likelihood ratio test
The likelihood ratio test (LRT) is a statistical test of the goodness-of-fit between two models. A relatively more complex model is compared to a simpler model to see if it fits a particular dataset significantly better. If so, the additional parameters of the more complex model are often used in subsequent analyses. The LRT is only valid if used to compare hierarchically nested models. That is, the more complex model must differ from the simple model only by the addition of one or more parameters. Adding additional parameters will always result in a higher likelihood score. However, there comes a point when adding additional parameters is no longer justified in terms of significant improvement in fit of a model to a particular dataset. The LRT provides one objective criterion for selecting among possible models.
The LRT begins with a comparison of the likelihood scores of the two models:
This LRT statistic approximately follows a chi-square distribution. To determine if the difference in likelihood scores among the two models is statistically significant, we next must consider the degrees of freedom. In the LRT, degrees of freedom is equal to the number of additional parameters in the more complex model. Using this information we can then determine the critical value of the test statistic from standard statistical tables.
The LRT is explained in more detail by Felsenstein (1981), Huelsenbeck and Crandall (1997), Huelsenbeck and Rannala (1997), and Swofford et al. (1996). While the focus of this page is using the LRT to compare two competing models, under some circumstances one can compare two competing trees estimated using the same likelihood model. There are many additional considerations (e.g., see Kishino and Hasegawa 1989, Shimodaira and Hasegawa 1999, and Swofford et al. 1996).
Example 1 - Comparing Likelihood Models:
Consider the HKY85 and GTR models. The GTR model differs from HKY85 by the addition of four additional rate parameters (see DNA substitution models). These models are therefore hierarchically nested - an imperative requirement of the LRT. Imagine calculating the likelihood scores of the two models after acquiring a simple neighbor-joining tree:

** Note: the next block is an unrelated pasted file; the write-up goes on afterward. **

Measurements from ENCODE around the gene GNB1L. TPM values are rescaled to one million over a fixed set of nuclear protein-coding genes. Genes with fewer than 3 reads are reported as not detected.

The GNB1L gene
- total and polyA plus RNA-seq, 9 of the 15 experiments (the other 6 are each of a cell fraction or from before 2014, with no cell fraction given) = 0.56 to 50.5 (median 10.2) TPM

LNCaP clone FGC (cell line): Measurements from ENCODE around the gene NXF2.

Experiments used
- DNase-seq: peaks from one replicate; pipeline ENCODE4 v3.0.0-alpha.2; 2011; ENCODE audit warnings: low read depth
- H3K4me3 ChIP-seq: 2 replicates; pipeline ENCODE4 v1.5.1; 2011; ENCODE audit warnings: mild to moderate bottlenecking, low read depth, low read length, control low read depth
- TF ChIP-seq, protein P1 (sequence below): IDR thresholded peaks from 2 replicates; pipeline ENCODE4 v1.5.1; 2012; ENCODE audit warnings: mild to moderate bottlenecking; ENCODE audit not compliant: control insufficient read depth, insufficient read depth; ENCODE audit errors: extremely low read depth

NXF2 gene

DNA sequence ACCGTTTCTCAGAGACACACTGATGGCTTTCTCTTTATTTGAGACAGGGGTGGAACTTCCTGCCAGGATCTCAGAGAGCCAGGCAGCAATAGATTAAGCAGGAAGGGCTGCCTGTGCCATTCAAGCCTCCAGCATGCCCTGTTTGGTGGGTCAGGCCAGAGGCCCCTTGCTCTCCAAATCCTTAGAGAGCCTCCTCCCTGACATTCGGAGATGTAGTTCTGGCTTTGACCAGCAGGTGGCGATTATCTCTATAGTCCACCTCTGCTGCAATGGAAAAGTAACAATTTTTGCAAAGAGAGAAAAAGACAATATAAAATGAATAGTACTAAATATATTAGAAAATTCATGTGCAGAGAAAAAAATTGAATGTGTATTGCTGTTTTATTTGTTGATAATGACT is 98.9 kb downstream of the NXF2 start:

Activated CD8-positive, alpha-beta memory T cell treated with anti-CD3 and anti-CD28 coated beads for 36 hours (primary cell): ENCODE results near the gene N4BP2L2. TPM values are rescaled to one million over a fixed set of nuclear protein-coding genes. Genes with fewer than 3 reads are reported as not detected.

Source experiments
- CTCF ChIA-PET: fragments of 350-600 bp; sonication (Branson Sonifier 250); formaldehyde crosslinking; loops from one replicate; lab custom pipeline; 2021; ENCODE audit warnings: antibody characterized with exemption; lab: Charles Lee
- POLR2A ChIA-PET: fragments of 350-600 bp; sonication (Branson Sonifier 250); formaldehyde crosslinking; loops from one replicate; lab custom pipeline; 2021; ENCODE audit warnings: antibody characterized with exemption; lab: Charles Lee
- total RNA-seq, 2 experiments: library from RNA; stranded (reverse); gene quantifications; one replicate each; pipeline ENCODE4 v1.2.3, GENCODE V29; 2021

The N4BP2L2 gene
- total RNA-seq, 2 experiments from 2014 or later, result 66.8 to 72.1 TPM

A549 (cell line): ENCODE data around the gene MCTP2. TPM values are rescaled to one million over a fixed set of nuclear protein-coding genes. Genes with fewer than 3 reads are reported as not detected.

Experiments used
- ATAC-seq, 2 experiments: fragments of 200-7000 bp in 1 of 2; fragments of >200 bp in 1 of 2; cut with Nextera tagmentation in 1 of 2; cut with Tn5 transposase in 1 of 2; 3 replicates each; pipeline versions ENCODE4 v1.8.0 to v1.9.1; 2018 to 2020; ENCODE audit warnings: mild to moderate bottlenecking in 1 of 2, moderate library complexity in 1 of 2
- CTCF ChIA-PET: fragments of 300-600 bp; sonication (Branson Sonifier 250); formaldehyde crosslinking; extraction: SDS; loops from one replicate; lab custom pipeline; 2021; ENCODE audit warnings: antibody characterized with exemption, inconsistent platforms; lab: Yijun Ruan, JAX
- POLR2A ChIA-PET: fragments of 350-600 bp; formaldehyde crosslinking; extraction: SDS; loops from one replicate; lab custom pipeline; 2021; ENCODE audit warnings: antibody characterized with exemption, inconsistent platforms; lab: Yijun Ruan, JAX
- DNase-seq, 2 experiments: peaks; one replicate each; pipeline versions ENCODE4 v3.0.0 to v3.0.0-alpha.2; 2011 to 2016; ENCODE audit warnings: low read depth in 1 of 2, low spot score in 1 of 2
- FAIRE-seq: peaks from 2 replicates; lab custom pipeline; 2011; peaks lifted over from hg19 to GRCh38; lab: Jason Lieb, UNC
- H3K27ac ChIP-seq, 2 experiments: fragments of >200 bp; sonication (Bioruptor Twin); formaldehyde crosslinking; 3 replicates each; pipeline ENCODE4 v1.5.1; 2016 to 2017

HKY85 -lnL = 1787.08
GTR -lnL = 1784.82
LR = 2 (1787.08 - 1784.82) = 4.53
degrees of freedom = 4 (GTR adds 4 additional parameters to HKY85)
critical value (P = 0.05) = 9.49
In this case, GTR does not fit the data significantly better than HKY85, and we infer that the four rate additional rate parameters are not biologically meaningful (given our power to detect such differences). From this simple example, one could exhaustively test any number of substitution models to determine the best model for a given dataset.
Example 2 - Testing the Molecular Clock:
Lets say you are interested whether a DNA segment evolves at a homogeneous rate along all branches in a phylogeny. That is, you want to test whether the assumption of a molecular clock is a valid one. Since a molecular clock only allows a single rate, this is the simpler, hierarchically nested, null model. In testing a molecular clock, the degrees of freedom work out to be s-2, where s is the number of taxa in the phylogeny (Felsenstein 1981). Here after determining the best likelihood model (similar to Example 1 above), we calculate the likelihood scores for a 5 taxon statement with and without a molecular clock:
HKY85 + clock -lnL = 7573.81
HKY85 -lnL = 7568.56
LR = 2 (7573.81 - 7568.56) = 10.50
degrees of freedom = s-2 = 5-2 = 3
critical value (P = 0.05) = 7.82
The null hypothesis, that the rate of evolution is homogeneous among all branches in the phylogeny, is rejected. Rates of substitution significantly vary among branches and a molecular clock is inappropriate.
A web site to determine the critical values for the chi-square distribution is available here.